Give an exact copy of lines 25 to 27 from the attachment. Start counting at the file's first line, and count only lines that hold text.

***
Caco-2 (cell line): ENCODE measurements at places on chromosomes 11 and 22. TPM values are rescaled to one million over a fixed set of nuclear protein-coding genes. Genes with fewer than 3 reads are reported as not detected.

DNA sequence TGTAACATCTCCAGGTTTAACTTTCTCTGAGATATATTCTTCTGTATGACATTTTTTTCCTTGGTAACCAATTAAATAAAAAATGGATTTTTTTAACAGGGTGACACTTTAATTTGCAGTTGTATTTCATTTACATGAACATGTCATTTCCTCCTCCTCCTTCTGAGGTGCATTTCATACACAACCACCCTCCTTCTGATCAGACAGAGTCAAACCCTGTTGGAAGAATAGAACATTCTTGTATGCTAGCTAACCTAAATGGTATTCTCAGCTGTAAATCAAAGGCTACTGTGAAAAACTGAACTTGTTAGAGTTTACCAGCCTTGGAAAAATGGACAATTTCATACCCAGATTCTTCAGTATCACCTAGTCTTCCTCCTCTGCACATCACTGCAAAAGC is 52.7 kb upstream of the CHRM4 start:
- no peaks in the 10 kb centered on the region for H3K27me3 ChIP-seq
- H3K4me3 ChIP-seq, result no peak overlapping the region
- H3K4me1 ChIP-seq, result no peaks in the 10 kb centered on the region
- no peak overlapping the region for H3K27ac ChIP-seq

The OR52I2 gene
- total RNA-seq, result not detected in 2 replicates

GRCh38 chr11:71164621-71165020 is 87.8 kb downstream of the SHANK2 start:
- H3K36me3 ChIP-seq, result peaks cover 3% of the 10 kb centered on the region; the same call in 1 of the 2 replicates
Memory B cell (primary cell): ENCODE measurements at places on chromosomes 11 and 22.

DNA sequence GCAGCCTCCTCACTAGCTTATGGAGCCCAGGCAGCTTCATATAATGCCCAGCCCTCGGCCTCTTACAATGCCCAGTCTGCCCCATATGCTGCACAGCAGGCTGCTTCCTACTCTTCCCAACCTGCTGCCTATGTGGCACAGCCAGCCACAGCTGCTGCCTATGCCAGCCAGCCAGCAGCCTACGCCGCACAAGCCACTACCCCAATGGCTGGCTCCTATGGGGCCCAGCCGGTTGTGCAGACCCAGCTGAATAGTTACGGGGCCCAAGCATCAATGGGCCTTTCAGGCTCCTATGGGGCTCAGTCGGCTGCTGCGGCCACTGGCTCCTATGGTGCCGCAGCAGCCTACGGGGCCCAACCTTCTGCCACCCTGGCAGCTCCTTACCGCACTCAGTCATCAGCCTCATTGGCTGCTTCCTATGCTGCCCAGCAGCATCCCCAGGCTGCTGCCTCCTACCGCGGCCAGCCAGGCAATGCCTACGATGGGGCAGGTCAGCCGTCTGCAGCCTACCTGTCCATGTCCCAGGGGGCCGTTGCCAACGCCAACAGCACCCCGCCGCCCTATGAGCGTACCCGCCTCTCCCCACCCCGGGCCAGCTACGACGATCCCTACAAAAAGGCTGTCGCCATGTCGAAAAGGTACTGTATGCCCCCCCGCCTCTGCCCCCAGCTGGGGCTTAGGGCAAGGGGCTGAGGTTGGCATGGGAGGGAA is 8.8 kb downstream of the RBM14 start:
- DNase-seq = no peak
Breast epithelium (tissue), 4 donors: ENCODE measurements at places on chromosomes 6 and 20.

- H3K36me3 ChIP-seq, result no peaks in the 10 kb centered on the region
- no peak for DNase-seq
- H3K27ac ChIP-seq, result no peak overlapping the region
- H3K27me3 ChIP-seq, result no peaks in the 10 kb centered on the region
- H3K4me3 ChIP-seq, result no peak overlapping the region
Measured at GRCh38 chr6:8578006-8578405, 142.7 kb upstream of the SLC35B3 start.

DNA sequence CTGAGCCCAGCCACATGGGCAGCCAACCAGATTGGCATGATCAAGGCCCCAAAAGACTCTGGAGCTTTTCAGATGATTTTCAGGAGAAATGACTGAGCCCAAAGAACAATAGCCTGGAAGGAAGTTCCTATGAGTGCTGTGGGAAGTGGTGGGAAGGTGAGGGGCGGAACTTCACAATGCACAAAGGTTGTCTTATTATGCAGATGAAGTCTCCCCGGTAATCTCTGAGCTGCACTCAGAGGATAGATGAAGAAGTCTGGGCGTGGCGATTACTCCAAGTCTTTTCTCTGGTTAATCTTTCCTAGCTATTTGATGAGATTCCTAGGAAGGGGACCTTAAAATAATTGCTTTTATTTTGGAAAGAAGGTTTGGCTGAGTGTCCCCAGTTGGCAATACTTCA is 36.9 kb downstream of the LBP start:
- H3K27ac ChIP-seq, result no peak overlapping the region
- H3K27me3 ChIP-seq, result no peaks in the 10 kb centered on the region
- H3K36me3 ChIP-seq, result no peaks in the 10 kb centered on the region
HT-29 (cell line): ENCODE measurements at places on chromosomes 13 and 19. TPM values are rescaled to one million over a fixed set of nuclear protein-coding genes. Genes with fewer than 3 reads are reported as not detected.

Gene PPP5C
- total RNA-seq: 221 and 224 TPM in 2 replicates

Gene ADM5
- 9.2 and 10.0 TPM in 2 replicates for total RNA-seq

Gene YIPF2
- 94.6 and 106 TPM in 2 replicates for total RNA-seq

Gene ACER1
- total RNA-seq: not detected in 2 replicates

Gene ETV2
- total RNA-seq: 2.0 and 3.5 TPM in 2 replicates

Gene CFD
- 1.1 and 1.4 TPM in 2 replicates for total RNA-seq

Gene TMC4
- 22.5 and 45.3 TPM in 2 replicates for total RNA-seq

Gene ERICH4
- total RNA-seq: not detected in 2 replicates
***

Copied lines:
HT-29 (cell line): ENCODE measurements at places on chromosomes 13 and 19. TPM values are rescaled to one million over a fixed set of nuclear protein-coding genes. Genes with fewer than 3 reads are reported as not detected.

Gene PPP5C
- total RNA-seq: 221 and 224 TPM in 2 replicates